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Deterrence pp 177-191 | Cite as

Anglo-American Strategic Relations, Economic Warfare and the Deterrence of Japan, 1937–1942: Success or Failure?

  • Greg KennedyEmail author
Chapter
Part of the Advanced Sciences and Technologies for Security Applications book series (ASTSA)

Abstract

The study of the use of deterrence as a strategic concept employed by a Great Power, or combination of Powers, has traditionally been associated almost entirely with the Cold War and the use of nuclear weapons within a containment strategy context (Freedman 2004, 2005, pp. 789–801). Therefore, like the concept of containment, deterrence has not been assessed rigorously as a viable strategic tool within the conventional conflict spectrum. Furthermore, the use of empirical historical analysis as the means of providing that assessment has also been absent from considerations regarding the utility of deterrence in the modern international security environment. Finally, deterrence has most often been associated with the threat of the use of military power being the mechanism by which changed or deterred behaviour is achieved (Gaddis 2005; Heuser 1998, pp. 311–328; Tarock 2016, pp. 1408–1424; Milevski 2016). Through an analysis of British and American economic and fiscal policies from 1937 to 1941, aimed at deterring Japan from disrupting the balance of power system in place in the Far East that protected their imperial possessions in the region, a better appreciation of non-military deterrence is achieved (Lacey 2015).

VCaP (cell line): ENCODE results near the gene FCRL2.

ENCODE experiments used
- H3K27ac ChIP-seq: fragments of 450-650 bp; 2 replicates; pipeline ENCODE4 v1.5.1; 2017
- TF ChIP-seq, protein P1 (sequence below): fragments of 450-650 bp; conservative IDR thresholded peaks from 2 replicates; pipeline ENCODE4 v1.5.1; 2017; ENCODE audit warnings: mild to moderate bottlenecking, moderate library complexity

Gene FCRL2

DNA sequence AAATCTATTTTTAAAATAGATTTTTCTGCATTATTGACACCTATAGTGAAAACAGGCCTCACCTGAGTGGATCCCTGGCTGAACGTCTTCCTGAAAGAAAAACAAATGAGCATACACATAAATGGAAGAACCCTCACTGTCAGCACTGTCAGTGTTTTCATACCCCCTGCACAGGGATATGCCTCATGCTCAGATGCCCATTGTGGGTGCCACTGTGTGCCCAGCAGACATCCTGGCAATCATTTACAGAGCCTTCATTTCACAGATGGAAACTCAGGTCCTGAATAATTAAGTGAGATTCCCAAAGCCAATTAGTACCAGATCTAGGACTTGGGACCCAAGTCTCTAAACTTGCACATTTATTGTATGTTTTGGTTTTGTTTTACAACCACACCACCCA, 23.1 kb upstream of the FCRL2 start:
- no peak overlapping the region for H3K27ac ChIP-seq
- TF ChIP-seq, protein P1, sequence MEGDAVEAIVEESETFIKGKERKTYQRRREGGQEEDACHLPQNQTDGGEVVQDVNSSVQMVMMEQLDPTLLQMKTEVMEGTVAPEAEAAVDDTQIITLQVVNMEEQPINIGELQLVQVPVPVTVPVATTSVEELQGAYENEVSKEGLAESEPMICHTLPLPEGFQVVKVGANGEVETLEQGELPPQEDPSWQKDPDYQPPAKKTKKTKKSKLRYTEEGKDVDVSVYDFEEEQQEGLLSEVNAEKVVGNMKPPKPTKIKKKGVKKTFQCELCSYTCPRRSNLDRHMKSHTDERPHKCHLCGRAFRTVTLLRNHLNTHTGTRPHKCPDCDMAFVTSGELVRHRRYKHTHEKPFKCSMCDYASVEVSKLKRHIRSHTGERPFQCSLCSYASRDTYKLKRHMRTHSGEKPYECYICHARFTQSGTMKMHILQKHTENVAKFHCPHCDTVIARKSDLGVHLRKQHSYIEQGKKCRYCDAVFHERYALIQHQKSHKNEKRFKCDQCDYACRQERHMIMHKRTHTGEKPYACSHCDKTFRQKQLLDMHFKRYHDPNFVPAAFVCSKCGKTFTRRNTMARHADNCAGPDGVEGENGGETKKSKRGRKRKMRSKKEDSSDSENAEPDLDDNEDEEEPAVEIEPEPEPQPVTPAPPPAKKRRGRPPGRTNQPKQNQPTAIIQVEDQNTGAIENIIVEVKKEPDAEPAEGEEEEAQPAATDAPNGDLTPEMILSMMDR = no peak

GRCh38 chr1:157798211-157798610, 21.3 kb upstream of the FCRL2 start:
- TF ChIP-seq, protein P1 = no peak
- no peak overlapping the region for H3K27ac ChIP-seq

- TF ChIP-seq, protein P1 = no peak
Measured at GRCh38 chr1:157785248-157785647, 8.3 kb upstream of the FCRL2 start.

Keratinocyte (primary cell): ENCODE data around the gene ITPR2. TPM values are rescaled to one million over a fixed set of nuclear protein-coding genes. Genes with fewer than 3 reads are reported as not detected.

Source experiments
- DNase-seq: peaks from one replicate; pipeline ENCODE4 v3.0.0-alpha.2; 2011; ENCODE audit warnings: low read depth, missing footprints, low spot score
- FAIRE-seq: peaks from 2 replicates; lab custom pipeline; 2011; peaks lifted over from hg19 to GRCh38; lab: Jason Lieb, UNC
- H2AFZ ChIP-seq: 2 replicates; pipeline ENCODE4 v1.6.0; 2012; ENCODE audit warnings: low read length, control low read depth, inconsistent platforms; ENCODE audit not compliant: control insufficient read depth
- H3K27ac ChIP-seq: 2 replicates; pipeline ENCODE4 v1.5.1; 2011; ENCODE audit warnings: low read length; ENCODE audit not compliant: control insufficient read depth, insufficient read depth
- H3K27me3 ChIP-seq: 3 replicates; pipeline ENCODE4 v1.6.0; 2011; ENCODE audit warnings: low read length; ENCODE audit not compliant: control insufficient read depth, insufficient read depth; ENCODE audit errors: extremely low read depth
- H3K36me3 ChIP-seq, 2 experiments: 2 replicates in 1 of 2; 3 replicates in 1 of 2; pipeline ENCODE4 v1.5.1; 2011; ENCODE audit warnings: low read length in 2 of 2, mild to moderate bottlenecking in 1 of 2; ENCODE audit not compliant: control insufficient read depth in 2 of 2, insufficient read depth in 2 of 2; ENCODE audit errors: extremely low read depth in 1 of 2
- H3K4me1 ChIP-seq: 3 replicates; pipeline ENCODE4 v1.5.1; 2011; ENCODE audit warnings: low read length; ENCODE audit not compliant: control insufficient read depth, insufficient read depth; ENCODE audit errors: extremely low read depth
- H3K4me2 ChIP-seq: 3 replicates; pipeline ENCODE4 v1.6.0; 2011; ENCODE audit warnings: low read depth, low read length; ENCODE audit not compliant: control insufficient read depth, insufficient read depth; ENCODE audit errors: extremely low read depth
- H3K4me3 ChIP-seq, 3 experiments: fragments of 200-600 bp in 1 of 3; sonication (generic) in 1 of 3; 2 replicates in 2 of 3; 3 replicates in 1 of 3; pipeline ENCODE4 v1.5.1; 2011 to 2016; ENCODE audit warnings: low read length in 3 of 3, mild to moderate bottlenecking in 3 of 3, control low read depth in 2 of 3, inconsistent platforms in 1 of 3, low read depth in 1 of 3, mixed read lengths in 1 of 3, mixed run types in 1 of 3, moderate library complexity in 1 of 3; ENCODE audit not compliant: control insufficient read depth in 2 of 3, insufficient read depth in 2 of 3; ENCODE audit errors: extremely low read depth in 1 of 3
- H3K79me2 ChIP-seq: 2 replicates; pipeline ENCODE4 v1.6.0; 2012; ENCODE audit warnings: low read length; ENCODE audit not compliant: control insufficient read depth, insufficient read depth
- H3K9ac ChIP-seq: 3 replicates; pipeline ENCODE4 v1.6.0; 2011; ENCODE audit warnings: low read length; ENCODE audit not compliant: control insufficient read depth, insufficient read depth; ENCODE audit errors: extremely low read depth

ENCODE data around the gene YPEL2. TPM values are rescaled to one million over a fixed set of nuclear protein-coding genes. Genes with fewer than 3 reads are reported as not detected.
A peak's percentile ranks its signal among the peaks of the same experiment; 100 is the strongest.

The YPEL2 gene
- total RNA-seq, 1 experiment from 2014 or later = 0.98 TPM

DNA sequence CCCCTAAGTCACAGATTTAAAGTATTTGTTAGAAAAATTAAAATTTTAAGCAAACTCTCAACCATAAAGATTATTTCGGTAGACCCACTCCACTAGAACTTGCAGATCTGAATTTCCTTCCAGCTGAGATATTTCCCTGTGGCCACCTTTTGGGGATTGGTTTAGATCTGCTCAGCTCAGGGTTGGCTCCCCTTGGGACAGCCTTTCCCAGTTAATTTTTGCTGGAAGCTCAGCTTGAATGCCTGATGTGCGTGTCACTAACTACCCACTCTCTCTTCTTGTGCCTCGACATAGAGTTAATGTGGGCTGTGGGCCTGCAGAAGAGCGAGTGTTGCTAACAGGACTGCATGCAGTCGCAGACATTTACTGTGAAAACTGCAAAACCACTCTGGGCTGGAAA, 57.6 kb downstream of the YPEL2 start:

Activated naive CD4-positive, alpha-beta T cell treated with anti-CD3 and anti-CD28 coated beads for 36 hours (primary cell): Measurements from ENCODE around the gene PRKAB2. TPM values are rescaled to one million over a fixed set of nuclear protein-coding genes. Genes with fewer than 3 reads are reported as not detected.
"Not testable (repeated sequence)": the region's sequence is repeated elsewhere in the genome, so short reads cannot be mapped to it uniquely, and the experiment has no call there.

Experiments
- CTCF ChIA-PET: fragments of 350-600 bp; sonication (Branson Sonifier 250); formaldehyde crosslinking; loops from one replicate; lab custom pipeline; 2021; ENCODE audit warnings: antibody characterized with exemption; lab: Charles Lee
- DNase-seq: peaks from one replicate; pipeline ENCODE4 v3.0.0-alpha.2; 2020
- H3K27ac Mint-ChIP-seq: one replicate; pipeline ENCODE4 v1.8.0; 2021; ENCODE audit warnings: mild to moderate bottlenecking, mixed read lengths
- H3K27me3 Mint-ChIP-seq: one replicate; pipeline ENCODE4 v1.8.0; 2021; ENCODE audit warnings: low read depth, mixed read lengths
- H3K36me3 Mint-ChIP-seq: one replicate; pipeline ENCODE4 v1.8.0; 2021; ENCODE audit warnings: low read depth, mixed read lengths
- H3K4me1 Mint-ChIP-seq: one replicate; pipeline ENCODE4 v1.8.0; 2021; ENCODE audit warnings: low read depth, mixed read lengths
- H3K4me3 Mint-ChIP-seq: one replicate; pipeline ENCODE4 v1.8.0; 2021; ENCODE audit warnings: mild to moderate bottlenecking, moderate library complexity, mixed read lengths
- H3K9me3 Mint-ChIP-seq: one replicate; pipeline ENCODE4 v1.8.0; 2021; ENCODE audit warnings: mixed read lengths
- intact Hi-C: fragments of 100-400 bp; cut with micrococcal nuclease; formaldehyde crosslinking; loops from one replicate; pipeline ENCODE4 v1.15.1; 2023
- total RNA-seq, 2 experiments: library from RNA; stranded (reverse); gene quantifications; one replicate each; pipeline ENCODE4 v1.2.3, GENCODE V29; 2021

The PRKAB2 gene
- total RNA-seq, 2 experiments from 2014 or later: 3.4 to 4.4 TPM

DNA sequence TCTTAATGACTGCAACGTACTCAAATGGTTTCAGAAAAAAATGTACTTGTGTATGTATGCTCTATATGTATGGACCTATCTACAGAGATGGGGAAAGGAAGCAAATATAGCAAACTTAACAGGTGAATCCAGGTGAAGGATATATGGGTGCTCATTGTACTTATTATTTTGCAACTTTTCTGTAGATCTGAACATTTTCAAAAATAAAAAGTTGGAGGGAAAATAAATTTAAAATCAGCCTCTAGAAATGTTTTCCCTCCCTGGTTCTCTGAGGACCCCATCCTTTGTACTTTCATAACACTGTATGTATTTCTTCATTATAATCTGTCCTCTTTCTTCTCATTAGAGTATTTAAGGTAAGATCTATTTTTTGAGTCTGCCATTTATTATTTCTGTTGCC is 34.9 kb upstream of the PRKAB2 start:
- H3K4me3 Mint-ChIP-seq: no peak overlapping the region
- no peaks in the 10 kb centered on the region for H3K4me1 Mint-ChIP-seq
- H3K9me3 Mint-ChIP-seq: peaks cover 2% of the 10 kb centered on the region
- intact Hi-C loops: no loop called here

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Copyright information

© Springer Nature Switzerland AG 2020

Authors and Affiliations

  1. 1.King’s College LondonLondonUK

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